Patrick Kenney: Yes, probably. Because this is a hard issue. And those of us that study American politics argue election does make a difference. And sometimes they make more dramatic differences than others. And this is a case where I think the election made a dramatic difference. And it's forcing a lot of senators to sit down and talk that haven't done before. And you're right, bipartisanship has been in fit and starts over the last years, but after some elections you've seen these kinds of activities.

Ted Simons: With that in mind, we still have the house to go through. Now, first of all, what do you see -- Rand Paul, senator Rand Paul basically said I know what goes on in the house and this is dead on arrival. Has he got a point?

Patrick Kenney: He has a point. The votes they need 218 in the house to pass this, and the Republicans have more than 218. If the Republicans want to stand in the way of this they can, without any real big difficulty. At least at the moment. It doesn't mean they might not have problems later but they can if they want. This kind of amendment is aimed not only at the senate, but at the house as well. So they're hoping to build some coalitions in the house.

Ted Simons: In terms of just in general politics, back on the hill, when the senate shows this much bipartisanship, does it not often seep over into the house.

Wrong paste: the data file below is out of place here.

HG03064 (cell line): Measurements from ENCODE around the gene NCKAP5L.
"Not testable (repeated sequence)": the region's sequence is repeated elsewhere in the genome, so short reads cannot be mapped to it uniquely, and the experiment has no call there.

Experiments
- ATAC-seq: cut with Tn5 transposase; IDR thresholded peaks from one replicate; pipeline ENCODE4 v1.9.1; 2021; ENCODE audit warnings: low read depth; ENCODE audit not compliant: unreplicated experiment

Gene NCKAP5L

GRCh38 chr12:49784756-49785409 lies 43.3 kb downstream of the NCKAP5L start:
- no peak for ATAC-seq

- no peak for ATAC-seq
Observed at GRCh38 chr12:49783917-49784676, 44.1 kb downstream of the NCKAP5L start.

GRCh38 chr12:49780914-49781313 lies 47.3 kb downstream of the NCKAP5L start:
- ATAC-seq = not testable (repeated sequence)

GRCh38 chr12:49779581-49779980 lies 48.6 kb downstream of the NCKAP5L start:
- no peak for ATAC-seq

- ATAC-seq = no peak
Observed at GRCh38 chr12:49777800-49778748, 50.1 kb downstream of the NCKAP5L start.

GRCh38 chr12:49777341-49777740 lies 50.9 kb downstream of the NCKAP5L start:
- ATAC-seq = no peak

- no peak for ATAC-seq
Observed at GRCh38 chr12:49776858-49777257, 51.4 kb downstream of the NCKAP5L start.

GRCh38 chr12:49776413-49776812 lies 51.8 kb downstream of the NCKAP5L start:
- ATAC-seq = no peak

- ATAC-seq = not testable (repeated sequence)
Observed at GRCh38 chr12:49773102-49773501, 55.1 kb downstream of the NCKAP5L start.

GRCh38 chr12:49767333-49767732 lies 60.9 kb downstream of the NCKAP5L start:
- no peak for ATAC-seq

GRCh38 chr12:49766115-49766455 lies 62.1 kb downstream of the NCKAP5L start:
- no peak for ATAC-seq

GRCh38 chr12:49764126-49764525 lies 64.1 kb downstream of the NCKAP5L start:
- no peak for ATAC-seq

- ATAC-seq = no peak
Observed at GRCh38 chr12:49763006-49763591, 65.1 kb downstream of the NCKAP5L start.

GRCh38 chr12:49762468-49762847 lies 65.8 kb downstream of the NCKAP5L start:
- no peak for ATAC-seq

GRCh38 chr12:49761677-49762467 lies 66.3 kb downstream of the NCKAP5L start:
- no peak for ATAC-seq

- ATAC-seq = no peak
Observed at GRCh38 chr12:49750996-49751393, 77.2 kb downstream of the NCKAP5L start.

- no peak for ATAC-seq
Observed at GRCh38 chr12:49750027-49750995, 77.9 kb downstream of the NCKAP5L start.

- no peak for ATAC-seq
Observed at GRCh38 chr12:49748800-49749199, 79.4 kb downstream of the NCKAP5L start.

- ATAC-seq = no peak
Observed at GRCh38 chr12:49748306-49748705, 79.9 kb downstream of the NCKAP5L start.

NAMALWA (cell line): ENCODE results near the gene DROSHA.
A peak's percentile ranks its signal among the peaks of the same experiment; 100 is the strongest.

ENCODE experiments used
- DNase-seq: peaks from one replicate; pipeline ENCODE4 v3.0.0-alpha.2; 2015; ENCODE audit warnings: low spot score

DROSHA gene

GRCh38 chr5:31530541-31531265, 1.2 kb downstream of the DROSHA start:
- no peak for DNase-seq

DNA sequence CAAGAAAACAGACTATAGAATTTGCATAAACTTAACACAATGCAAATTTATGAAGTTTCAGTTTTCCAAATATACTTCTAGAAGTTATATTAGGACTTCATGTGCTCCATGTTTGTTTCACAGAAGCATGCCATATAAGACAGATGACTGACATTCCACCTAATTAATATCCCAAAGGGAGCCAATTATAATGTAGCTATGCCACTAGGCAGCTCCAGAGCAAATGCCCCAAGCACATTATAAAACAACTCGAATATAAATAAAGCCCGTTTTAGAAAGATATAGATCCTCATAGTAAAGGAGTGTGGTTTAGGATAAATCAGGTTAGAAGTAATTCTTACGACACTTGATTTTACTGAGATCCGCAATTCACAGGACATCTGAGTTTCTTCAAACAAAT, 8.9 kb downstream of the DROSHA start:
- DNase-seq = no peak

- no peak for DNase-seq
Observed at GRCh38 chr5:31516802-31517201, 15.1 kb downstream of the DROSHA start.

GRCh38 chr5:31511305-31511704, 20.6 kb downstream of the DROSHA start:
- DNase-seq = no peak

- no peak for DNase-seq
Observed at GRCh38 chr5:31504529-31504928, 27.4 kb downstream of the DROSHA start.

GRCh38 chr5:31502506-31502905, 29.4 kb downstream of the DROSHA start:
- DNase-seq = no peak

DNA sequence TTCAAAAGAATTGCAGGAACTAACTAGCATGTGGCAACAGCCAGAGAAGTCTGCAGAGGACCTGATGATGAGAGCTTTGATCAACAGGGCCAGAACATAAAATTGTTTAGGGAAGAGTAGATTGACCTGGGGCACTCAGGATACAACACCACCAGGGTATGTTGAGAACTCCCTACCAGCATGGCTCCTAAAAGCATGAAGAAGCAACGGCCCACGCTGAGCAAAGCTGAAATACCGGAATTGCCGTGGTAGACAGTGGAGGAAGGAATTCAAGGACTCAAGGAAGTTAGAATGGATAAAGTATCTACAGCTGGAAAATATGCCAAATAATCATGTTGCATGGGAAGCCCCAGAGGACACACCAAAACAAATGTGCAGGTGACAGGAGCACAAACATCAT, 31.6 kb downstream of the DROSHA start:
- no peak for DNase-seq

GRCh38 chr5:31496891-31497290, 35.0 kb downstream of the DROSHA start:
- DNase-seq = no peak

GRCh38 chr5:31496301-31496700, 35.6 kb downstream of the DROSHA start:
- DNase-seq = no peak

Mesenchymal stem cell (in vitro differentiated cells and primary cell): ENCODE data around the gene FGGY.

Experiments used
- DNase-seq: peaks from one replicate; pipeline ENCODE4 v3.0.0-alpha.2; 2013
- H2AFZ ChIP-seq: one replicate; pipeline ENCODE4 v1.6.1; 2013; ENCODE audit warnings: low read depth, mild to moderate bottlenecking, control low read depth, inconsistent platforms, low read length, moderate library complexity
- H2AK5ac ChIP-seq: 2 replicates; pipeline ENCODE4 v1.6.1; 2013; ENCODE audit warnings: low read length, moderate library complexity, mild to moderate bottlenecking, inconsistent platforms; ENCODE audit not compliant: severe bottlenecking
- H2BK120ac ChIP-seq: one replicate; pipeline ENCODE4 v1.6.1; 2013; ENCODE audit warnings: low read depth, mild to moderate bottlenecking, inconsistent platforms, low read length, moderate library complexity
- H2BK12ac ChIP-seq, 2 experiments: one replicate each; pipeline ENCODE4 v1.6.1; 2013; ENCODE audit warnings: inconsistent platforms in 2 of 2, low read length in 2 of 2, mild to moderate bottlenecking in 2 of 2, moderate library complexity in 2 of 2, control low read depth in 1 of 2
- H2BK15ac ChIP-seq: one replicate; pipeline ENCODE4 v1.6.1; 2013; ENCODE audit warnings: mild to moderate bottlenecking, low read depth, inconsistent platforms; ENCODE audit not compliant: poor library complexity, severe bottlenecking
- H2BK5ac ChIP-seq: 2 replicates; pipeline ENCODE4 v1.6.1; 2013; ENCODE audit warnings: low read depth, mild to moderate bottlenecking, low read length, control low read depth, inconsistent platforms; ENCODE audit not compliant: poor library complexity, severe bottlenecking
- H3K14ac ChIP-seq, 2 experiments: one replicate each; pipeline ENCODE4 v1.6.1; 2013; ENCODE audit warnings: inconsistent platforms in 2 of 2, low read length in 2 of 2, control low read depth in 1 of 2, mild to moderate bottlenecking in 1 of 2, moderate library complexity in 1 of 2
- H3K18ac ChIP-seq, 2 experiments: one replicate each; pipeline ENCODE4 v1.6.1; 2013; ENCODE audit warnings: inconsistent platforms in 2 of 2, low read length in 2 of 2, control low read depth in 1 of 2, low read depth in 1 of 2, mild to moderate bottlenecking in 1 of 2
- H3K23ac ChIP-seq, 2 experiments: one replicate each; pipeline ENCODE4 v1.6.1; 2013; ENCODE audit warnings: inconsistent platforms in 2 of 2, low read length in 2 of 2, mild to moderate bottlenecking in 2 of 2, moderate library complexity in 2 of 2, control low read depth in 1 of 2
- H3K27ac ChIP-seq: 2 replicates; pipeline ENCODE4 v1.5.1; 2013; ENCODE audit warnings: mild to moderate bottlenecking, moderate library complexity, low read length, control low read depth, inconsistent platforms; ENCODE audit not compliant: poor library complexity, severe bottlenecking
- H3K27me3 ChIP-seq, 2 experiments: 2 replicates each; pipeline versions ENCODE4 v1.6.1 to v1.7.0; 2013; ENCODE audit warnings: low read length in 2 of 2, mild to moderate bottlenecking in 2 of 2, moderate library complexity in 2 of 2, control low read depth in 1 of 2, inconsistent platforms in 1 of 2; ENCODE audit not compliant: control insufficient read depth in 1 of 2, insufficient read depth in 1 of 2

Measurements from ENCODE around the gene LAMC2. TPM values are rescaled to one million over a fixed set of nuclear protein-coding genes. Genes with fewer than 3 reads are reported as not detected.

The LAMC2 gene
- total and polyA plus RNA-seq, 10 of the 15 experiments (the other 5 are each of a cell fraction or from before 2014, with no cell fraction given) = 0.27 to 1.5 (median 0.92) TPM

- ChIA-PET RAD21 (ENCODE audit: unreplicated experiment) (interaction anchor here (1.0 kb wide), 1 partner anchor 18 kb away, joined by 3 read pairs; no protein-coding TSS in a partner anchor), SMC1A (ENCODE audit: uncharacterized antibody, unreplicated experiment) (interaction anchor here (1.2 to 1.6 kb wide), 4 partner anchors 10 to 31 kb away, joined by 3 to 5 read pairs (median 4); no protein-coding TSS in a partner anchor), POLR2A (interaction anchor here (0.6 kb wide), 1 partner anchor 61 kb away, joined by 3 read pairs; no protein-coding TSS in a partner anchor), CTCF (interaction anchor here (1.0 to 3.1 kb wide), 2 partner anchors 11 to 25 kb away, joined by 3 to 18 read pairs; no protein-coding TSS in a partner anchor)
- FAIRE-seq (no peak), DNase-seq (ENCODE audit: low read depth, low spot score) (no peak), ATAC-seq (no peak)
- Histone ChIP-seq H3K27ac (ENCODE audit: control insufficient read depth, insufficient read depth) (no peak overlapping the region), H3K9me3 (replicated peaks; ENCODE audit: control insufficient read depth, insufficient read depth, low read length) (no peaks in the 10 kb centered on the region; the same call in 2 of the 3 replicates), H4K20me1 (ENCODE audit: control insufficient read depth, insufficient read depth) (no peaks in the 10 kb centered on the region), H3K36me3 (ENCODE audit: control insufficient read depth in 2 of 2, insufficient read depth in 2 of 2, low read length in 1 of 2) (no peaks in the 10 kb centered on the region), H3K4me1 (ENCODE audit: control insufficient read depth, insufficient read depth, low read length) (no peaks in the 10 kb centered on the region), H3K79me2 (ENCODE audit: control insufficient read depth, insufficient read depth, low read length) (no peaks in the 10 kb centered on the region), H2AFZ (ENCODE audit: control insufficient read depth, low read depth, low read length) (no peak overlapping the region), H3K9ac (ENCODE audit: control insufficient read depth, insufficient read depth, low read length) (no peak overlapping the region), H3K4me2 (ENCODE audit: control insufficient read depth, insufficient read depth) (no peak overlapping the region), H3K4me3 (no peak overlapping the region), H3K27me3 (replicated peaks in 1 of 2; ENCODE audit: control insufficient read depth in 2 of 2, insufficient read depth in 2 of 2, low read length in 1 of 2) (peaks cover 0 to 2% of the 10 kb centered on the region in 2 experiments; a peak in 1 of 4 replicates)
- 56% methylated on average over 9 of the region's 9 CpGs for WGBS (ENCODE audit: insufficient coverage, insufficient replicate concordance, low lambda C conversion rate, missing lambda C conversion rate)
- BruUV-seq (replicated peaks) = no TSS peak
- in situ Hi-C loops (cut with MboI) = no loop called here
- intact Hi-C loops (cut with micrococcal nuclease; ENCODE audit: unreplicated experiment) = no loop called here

Patrick Kenney: Yes. Historically, yes. The last 15 years it's harder to predict. Historically yes. There is a group of Republicans in particular in the house, in particular who have been opposed to this legislation all along, dating back, eight, 10, years, and they're in larger numbers than they were. So the question for the Republicans is can -- The question for the democrats or for the senate in some kind of -- Is, can they put together a coalition of mostly democrats and some Republicans? That's what they'll be trying to do in the house. I think it's probably possible given what we're seeing in the senate.

Ted Simons: Yeah. OK. So I guess we'll have to see. Bottom line, if this goes through, McCain, Flake, President Obama, all considered winners?

Patrick Kenney: I think so, yeah. I think -- Most likely, yes. And if it goes through, there's many Republicans who can vote against it and have it still go through. So they will be OK in their own constituencies if that's needed, but I think overall if you take the long historical look, we needed to do something on this issue, this is a very long, complicated border with Mexico, Mexico is an ally of ours, we need to figure this out over the long haul this, is probably a good thing.

Ted Simons: Very quickly, will democrats be hurt more? I know a lot of liberals aren't happy with this border surge quote unquote. Will democrats be hurt more by the border surge, or will Republicans who vote for this be hurt more? We're talking next primaries.

Patrick Kenney: That's exactly where the problem occurs, in the primaries. Because the primaries tend to be more ideal logically concentrated, so we'll have to see. But that is exactly their worry. It's hard to predict, we're a little too far out. But you are seeing compromise on a complicated issue and I think that's probably a good thing.

Ted Simons: Good to have you here. Thanks for joining us.

Patrick Kenney: You're welcome.